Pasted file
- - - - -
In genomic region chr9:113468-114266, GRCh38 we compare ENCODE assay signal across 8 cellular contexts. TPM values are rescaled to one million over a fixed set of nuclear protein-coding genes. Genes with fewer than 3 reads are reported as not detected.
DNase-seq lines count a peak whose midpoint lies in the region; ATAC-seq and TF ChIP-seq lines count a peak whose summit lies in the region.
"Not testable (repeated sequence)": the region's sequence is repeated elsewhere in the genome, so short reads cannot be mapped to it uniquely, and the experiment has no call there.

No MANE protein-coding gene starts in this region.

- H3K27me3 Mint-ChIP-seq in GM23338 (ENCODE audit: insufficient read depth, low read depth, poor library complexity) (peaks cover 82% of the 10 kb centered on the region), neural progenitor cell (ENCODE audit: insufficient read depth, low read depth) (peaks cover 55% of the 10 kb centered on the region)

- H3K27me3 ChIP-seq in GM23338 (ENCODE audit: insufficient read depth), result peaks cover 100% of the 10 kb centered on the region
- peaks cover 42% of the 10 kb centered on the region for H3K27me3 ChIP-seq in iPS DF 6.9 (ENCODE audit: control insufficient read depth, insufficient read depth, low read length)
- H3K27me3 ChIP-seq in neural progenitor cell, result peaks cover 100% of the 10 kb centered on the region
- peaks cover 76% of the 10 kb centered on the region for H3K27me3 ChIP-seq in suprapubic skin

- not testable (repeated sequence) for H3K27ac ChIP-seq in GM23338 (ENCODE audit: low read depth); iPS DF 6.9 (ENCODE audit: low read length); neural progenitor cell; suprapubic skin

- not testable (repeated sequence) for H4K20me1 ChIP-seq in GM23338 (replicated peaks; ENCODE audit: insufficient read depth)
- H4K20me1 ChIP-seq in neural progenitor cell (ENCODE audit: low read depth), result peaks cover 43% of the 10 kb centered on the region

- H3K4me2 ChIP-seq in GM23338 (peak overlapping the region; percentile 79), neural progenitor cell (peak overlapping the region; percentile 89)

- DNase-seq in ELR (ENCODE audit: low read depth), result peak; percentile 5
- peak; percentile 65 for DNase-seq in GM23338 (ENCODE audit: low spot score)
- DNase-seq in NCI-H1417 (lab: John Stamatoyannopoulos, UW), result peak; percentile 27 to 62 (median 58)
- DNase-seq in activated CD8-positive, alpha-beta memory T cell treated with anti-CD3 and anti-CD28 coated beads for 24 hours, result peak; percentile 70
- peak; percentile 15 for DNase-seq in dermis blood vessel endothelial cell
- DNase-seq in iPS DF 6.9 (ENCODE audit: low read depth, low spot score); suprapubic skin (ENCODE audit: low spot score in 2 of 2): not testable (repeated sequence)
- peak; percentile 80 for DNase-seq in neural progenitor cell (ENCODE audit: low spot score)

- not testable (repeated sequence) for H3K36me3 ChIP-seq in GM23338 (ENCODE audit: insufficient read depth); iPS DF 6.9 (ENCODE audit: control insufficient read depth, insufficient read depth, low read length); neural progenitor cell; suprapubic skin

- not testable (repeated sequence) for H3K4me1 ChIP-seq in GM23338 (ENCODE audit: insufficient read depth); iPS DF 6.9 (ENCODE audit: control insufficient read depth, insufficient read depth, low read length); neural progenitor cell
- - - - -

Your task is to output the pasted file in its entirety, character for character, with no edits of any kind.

In genomic region chr9:113468-114266, GRCh38 we compare ENCODE assay signal across 8 cellular contexts. TPM values are rescaled to one million over a fixed set of nuclear protein-coding genes. Genes with fewer than 3 reads are reported as not detected.
DNase-seq lines count a peak whose midpoint lies in the region; ATAC-seq and TF ChIP-seq lines count a peak whose summit lies in the region.
"Not testable (repeated sequence)": the region's sequence is repeated elsewhere in the genome, so short reads cannot be mapped to it uniquely, and the experiment has no call there.

No MANE protein-coding gene starts in this region.

- H3K27me3 Mint-ChIP-seq in GM23338 (ENCODE audit: insufficient read depth, low read depth, poor library complexity) (peaks cover 82% of the 10 kb centered on the region), neural progenitor cell (ENCODE audit: insufficient read depth, low read depth) (peaks cover 55% of the 10 kb centered on the region)

- H3K27me3 ChIP-seq in GM23338 (ENCODE audit: insufficient read depth), result peaks cover 100% of the 10 kb centered on the region
- peaks cover 42% of the 10 kb centered on the region for H3K27me3 ChIP-seq in iPS DF 6.9 (ENCODE audit: control insufficient read depth, insufficient read depth, low read length)
- H3K27me3 ChIP-seq in neural progenitor cell, result peaks cover 100% of the 10 kb centered on the region
- peaks cover 76% of the 10 kb centered on the region for H3K27me3 ChIP-seq in suprapubic skin

- not testable (repeated sequence) for H3K27ac ChIP-seq in GM23338 (ENCODE audit: low read depth); iPS DF 6.9 (ENCODE audit: low read length); neural progenitor cell; suprapubic skin

- not testable (repeated sequence) for H4K20me1 ChIP-seq in GM23338 (replicated peaks; ENCODE audit: insufficient read depth)
- H4K20me1 ChIP-seq in neural progenitor cell (ENCODE audit: low read depth), result peaks cover 43% of the 10 kb centered on the region

- H3K4me2 ChIP-seq in GM23338 (peak overlapping the region; percentile 79), neural progenitor cell (peak overlapping the region; percentile 89)

- DNase-seq in ELR (ENCODE audit: low read depth), result peak; percentile 5
- peak; percentile 65 for DNase-seq in GM23338 (ENCODE audit: low spot score)
- DNase-seq in NCI-H1417 (lab: John Stamatoyannopoulos, UW), result peak; percentile 27 to 62 (median 58)
- DNase-seq in activated CD8-positive, alpha-beta memory T cell treated with anti-CD3 and anti-CD28 coated beads for 24 hours, result peak; percentile 70
- peak; percentile 15 for DNase-seq in dermis blood vessel endothelial cell
- DNase-seq in iPS DF 6.9 (ENCODE audit: low read depth, low spot score); suprapubic skin (ENCODE audit: low spot score in 2 of 2): not testable (repeated sequence)
- peak; percentile 80 for DNase-seq in neural progenitor cell (ENCODE audit: low spot score)

- not testable (repeated sequence) for H3K36me3 ChIP-seq in GM23338 (ENCODE audit: insufficient read depth); iPS DF 6.9 (ENCODE audit: control insufficient read depth, insufficient read depth, low read length); neural progenitor cell; suprapubic skin

- not testable (repeated sequence) for H3K4me1 ChIP-seq in GM23338 (ENCODE audit: insufficient read depth); iPS DF 6.9 (ENCODE audit: control insufficient read depth, insufficient read depth, low read length); neural progenitor cell